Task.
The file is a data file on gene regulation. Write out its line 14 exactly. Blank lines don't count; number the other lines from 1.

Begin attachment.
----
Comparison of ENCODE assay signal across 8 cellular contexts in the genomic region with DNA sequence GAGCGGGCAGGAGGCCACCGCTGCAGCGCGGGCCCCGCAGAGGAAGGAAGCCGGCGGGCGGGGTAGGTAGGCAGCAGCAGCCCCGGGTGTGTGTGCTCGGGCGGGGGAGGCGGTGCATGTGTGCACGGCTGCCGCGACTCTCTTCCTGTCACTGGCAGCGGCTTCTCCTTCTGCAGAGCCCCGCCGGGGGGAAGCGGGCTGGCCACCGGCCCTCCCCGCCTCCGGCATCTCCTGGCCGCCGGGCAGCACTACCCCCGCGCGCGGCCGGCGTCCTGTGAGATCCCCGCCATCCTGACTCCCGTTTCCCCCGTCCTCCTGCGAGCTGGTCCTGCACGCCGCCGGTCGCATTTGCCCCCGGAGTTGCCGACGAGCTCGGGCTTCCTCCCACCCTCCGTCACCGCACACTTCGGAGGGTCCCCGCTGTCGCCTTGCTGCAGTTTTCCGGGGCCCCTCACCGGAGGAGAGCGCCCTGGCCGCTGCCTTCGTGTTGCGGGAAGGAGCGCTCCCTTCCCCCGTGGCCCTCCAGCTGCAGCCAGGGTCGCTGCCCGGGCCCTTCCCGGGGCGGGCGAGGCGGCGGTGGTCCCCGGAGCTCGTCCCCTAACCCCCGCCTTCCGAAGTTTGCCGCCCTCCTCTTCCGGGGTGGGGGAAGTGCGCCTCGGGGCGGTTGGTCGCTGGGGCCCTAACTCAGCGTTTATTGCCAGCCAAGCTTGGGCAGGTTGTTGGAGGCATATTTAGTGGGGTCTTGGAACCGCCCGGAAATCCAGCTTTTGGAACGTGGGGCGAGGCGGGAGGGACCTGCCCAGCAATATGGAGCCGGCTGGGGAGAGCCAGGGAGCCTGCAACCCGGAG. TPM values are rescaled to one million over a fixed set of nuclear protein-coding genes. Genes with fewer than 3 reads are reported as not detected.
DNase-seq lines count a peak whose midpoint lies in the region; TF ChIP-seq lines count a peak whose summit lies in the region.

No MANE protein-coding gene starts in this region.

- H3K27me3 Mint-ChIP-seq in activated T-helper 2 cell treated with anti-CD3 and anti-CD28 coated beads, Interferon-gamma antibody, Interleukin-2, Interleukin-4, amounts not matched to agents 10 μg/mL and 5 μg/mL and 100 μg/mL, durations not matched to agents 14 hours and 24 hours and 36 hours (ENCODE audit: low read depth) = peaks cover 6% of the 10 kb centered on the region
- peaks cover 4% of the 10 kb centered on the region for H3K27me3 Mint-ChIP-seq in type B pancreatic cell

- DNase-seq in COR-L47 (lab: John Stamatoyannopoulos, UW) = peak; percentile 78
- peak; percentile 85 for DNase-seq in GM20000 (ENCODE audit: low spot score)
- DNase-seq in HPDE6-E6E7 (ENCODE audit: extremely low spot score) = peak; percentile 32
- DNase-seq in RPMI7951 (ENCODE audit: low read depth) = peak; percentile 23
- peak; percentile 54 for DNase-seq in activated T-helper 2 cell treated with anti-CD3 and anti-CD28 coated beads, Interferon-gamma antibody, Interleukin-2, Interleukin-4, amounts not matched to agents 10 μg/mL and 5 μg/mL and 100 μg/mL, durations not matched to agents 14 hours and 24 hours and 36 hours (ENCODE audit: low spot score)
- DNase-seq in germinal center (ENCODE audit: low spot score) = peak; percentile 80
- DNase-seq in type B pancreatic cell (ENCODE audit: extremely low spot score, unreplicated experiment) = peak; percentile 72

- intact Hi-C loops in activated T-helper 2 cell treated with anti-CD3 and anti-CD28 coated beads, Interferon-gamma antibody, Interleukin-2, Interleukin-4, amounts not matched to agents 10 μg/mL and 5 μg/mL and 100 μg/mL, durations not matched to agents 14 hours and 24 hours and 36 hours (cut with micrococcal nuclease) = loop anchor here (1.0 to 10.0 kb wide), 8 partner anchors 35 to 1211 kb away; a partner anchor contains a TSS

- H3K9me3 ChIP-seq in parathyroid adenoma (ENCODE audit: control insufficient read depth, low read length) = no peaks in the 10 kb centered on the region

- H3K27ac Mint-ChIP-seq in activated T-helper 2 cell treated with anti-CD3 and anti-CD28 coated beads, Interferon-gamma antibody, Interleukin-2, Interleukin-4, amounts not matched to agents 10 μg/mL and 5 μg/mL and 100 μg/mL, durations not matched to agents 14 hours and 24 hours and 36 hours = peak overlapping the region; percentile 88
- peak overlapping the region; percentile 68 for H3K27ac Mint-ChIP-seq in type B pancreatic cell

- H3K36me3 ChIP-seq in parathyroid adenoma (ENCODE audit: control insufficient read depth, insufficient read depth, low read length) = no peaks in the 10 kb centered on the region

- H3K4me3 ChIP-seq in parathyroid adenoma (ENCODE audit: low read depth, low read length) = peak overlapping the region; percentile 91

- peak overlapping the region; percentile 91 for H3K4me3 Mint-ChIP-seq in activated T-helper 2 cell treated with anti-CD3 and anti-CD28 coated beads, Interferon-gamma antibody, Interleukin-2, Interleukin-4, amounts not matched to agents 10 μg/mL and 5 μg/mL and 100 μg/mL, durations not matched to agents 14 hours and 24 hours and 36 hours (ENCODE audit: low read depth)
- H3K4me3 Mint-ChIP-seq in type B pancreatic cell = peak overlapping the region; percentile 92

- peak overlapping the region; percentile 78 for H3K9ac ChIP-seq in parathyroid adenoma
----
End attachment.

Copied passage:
- H3K9me3 ChIP-seq in parathyroid adenoma (ENCODE audit: control insufficient read depth, low read length) = no peaks in the 10 kb centered on the region